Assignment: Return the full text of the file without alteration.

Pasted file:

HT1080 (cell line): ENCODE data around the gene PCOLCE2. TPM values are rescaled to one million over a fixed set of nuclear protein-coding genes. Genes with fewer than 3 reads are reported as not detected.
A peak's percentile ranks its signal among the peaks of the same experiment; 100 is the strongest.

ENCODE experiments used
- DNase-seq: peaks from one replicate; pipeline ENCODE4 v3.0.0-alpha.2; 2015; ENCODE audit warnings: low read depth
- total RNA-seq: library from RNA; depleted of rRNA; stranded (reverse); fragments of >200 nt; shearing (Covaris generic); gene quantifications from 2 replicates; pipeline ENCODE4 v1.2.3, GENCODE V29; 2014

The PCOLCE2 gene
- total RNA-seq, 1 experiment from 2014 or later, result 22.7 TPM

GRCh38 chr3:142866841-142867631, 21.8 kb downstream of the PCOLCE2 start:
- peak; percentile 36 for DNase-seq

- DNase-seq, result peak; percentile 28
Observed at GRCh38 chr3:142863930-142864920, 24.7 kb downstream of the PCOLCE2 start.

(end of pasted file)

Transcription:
HT1080 (cell line): ENCODE data around the gene PCOLCE2. TPM values are rescaled to one million over a fixed set of nuclear protein-coding genes. Genes with fewer than 3 reads are reported as not detected.
A peak's percentile ranks its signal among the peaks of the same experiment; 100 is the strongest.

ENCODE experiments used
- DNase-seq: peaks from one replicate; pipeline ENCODE4 v3.0.0-alpha.2; 2015; ENCODE audit warnings: low read depth
- total RNA-seq: library from RNA; depleted of rRNA; stranded (reverse); fragments of >200 nt; shearing (Covaris generic); gene quantifications from 2 replicates; pipeline ENCODE4 v1.2.3, GENCODE V29; 2014

The PCOLCE2 gene
- total RNA-seq, 1 experiment from 2014 or later, result 22.7 TPM

GRCh38 chr3:142866841-142867631, 21.8 kb downstream of the PCOLCE2 start:
- peak; percentile 36 for DNase-seq

- DNase-seq, result peak; percentile 28
Observed at GRCh38 chr3:142863930-142864920, 24.7 kb downstream of the PCOLCE2 start.